[A POETIC MOMENT] NIGHT TALK

Night Talk James Au Re-think the words I said a thousand times – Expel the love of what’s unreal to you – My passion, too, has been for ages tried – I sob in stealth; my moon is blue. You told me you were fetishized by sounds. Voice actors, vocaloids, idols, or actors – whoever... Continue Reading →

[A POETIC MOMENT] I HAD A DREAM ONE NIGHT

I Had A Dream One Night James Au I had a dream one night, in which I danced and sang with you behind a mask. Of white. Attached hard. I wish you’d take it off. But no, and thus you said, and with your heart that had at once my wishes barred. The moon was... Continue Reading →

[A POETIC MOMENT] RECURRENCE

Recurrence James Au You say hello to a stranger you don’t know. We begin with what we feel so awkward to begin. I say I ruin my spareribs. You laugh with your emojis. You send a picture of a male rabbit, whose eyes are bright, sharp and rigid. I put aside my phone and play... Continue Reading →

[REVIEW] “STILL THE NIGHT CALL” BY JAMES AU

Joshua Senter, Still the Night Call. Roubidoux Press, 2021. ISBN: 978-1-7375856-0-2 (Paperback) 186 pgs. Review by James Au   Today the world has been battered by a few unprecedented crises: The wave of coronavirus infection is coming one after another; Ukraine war is sparking fear for the third world war; the shortfall of energy and... Continue Reading →

LEARNING LANGUAGES VIA edX

By Ma I am not sure if any of our readers have taken any online courses for a certificate, especially in the times of pandemic. I came across edX, an American massive open online course provider created by Harvard and MIT. So far, three sorts of language courses have been offered for potential learners to... Continue Reading →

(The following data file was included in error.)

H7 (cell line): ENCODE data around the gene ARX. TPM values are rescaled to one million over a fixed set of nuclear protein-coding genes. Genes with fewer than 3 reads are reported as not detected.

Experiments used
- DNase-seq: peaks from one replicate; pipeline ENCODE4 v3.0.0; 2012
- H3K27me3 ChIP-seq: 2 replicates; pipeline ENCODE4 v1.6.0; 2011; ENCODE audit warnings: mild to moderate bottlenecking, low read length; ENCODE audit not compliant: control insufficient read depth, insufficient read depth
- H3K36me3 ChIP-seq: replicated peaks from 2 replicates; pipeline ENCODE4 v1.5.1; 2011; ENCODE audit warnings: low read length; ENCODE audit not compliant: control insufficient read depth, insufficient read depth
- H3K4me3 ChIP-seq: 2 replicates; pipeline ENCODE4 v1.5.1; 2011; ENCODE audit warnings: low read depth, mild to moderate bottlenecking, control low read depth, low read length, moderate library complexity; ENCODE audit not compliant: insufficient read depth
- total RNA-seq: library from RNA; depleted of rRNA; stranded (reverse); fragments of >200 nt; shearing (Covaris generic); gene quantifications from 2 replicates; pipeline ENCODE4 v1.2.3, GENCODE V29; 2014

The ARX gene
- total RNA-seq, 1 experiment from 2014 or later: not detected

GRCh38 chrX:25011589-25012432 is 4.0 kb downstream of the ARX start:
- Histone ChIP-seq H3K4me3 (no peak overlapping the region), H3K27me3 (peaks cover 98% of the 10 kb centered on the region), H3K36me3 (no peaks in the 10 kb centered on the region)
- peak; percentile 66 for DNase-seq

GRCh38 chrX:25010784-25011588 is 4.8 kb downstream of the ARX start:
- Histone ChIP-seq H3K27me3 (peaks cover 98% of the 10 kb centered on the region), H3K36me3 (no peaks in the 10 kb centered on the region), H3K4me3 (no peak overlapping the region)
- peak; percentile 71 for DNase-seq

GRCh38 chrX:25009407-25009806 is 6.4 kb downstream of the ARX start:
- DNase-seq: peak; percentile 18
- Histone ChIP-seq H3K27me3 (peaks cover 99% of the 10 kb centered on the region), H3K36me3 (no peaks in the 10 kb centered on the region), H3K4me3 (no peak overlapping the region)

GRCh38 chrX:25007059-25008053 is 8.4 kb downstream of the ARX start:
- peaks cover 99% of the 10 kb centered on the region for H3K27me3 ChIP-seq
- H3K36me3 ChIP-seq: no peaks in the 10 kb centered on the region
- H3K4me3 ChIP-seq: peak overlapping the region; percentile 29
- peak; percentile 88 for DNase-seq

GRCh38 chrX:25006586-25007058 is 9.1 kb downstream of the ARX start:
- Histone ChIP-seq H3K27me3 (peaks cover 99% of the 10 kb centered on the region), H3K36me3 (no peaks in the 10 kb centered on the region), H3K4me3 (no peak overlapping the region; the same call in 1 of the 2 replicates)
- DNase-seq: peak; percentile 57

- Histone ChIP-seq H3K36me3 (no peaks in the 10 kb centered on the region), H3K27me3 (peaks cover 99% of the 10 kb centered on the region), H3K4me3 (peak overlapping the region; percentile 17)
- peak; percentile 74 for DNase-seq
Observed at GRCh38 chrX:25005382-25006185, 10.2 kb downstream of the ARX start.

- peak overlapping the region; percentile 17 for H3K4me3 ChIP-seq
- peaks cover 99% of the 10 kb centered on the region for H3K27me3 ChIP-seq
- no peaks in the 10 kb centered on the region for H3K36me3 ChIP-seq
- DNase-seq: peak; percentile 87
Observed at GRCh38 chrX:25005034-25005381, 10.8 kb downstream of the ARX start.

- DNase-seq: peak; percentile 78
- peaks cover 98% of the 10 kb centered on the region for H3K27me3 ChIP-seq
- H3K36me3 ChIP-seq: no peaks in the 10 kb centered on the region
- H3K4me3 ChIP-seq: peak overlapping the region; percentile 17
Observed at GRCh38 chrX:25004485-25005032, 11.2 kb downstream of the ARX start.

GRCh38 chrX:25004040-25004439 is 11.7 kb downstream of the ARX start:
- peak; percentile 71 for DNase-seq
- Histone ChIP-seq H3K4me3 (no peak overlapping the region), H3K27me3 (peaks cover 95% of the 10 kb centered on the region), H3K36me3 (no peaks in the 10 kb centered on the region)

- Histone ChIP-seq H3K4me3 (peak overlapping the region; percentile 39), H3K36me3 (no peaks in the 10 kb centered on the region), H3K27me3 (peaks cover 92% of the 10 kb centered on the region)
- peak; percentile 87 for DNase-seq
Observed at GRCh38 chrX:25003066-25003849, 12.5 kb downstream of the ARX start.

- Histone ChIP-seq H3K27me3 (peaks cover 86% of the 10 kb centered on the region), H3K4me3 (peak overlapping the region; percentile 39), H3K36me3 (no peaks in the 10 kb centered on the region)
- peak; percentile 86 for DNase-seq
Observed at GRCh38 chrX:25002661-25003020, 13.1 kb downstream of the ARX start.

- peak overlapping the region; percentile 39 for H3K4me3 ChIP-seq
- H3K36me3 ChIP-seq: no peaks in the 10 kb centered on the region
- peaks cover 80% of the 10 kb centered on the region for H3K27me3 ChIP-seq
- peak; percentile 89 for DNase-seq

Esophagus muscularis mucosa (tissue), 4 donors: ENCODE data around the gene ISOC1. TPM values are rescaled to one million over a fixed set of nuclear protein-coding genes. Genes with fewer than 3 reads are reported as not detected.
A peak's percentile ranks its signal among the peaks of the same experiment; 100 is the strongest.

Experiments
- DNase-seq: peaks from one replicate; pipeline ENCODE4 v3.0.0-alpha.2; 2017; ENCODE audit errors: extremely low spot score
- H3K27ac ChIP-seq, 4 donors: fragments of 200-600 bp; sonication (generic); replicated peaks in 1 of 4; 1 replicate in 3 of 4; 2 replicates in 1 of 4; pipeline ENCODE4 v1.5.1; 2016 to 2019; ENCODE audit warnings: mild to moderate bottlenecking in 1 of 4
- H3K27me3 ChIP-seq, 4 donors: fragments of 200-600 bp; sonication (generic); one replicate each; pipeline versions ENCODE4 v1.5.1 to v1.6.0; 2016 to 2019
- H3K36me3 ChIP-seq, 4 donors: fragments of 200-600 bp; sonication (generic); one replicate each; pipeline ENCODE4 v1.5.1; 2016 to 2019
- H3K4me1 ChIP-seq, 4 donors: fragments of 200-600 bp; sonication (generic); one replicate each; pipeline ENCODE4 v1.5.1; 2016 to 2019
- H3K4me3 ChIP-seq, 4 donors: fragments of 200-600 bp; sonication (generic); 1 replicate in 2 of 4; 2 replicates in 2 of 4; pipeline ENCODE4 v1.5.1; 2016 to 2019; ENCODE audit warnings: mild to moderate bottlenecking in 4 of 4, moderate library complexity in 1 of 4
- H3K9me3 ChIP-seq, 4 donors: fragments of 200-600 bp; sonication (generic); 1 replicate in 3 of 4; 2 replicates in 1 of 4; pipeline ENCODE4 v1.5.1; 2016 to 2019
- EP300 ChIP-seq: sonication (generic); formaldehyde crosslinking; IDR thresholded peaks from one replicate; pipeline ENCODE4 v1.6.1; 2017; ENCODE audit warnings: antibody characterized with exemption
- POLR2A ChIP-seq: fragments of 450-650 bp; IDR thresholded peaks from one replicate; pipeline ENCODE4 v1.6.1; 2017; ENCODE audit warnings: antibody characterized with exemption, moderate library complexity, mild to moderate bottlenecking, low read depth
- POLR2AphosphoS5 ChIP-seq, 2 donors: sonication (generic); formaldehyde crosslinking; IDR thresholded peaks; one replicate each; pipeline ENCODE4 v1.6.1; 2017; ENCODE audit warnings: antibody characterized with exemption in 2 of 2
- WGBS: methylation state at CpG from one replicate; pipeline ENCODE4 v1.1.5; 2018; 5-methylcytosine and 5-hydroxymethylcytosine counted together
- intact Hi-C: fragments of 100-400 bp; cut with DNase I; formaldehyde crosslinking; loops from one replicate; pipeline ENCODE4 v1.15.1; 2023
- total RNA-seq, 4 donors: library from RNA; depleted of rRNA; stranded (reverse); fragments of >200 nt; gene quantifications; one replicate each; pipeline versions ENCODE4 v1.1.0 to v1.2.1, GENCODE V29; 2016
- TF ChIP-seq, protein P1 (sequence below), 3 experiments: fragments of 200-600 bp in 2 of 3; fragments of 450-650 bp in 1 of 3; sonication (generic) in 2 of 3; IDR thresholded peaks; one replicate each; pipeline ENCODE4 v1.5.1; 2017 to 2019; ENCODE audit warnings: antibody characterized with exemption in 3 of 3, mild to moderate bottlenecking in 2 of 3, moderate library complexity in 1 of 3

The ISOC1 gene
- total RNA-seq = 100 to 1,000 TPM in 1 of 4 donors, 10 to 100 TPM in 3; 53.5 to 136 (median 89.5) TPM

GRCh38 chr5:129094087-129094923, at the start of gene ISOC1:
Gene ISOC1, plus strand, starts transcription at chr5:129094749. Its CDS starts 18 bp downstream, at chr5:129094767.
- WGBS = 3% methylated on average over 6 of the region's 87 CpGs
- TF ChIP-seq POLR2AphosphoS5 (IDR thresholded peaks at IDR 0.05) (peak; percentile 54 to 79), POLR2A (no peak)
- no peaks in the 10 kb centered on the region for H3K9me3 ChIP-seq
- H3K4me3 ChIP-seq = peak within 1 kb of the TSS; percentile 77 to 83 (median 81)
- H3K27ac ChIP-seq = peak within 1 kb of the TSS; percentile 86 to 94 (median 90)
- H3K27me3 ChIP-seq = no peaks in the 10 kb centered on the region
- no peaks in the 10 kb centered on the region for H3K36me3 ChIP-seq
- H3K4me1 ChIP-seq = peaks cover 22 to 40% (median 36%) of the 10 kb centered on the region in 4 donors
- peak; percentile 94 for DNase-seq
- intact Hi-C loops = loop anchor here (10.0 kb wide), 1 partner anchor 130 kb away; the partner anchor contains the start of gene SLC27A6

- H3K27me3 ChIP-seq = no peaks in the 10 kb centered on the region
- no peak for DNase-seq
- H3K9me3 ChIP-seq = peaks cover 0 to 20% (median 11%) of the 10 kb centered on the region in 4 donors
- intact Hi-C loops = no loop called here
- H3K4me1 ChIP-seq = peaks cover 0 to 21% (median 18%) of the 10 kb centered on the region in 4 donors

[REVIEW] “An Intellectual Exchange: A Review of 𝐸𝑑𝑜 𝐽𝑎𝑝𝑎𝑛 𝐸𝑛𝑐𝑜𝑢𝑛𝑡𝑒𝑟𝑠 𝑡ℎ𝑒 𝑊𝑜𝑟𝑙𝑑” by James Kin Pong Au

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Donald Keene and Shiba Ryōtarō (authors), Tony Gonzalez (translator), Edo Japan Encounters the World: Conversations Between Donald Keene and Shiba Ryotaro, Japan Library, 2018. 137 pgs.

I remember when I was pursuing a Master’s in Japanese literature in London, my teacher in the first modern Japanese literature class asked us to refer from time to time to Donald Keene’s voluminous—more than 1,30 pages long—Dawn to the West: Japanese Literature of the Modern Era: Fiction (1984). I was rather perplexed back then, because the size of the book was almost comparable to that of a dictionary. Now as a junior researcher, I consult it whenever I encounter an unfamiliar Japanese literary figure or work.

Shiba Ryōtarō (1923-1996)

Shiba Ryōtarō, on the other hand, is a novelist renowned for his rekishi shōsetsu (roughly translated as “historical fiction” in English). His signature works such as Ryōma ga yuku (Ryōma Goes…

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